A San Diego-based federal judge has temporarily blocked a new state law that required the disposal of high-capacity gun magazines.
The law was set to take effect on Saturday.
U.S. District Judge Roger Benitez issued the stay, ruling that Prop 63 took away the Second Amendment rights of the gun owners. Voters approved Prop 63 in the November election.
Any magazine holding more than 10 rounds is considered high-capacity. Only federally licensed dealers can sell them. In California, only law enforcement can purchase high-capacity magazines.
Prop 63 is the first state law to make it illegal for a civilian to possess high capacity magazines.
"Criminals aren't going to follow the law so I don't see why this is going to prevent anything," said Matthew Sloan, a firearms sales associate.
"I don't know that high-capacity is really necessary," said former probation officer Charlotte Beer.
But proponents of the ban cite mass shootings, like the San Bernardino terrorist attack as a reason for the ban. High-capacity magazines were used in the December 2015 attack, killing 14 people.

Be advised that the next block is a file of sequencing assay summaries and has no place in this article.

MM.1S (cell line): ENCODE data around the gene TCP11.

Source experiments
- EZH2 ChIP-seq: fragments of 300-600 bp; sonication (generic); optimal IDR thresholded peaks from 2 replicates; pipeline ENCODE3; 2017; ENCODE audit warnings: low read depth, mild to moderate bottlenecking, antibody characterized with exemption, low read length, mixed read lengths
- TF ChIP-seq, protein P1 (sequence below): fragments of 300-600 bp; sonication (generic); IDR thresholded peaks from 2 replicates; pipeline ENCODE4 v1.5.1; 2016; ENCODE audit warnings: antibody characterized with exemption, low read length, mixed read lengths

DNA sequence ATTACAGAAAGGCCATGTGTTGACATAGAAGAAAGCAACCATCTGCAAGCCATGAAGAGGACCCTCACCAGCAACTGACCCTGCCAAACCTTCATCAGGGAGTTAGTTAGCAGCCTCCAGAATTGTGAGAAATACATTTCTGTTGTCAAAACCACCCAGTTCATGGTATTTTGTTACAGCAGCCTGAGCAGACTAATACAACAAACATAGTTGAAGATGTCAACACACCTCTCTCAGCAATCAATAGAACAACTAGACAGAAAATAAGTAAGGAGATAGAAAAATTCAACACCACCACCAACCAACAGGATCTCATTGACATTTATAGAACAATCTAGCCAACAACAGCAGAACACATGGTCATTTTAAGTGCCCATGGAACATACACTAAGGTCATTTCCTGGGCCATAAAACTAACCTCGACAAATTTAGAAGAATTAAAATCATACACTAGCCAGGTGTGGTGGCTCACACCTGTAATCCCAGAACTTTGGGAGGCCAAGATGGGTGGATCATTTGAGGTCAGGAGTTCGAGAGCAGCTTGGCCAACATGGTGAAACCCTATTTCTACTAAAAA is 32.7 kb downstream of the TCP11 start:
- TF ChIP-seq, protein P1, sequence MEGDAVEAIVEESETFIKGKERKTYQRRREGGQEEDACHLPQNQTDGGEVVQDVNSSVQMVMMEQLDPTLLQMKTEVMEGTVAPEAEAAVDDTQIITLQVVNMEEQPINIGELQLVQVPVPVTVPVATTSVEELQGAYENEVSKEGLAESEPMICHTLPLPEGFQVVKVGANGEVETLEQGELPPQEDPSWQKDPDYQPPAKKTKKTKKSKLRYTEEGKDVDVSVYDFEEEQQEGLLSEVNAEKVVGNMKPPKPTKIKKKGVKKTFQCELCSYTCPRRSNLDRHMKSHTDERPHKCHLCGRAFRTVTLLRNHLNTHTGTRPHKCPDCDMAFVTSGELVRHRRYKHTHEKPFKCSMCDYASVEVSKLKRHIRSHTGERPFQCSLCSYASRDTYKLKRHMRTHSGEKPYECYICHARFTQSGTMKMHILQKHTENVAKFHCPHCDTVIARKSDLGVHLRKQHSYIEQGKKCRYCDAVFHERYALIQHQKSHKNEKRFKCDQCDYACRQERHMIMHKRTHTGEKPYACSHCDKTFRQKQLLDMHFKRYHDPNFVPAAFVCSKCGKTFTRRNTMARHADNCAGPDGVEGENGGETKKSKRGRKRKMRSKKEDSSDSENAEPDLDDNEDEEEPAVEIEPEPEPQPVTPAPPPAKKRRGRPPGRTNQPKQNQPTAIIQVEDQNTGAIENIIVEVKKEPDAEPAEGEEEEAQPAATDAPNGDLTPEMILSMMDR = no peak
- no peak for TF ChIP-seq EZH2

"What's the point of having that? What are you going to do with it," pre-school educator Jennette Petrak asked.
National Rifle Association attorney Chuck Michel's firm argued against the ban and was granted a stay Thursday.
"There is no evidence a ban on these particular magazines would save one life," Michel said.
Michel added that there would have been a "massive display of civil disobedience" if the injunction had not been issued since so many gun owners were turning in their high-capacity magazines.
The magazine ban joins several other laws passed last year that has ended up in a gun control battle in the courts.
California Lieutenant Governor Gavin Newsom was one of the main proponents of Prop 63.
Thursday, he issued a statement that reads, in part,
"I am very confident that the will of California's voters to ban these devastating large capacity magazines will be upheld and supported by federal courts in the long run and consistently with those other federal court decisions."
Those who own high capacity magazines can hold on to them while the ban is argued in court.
It could take several months to resolve.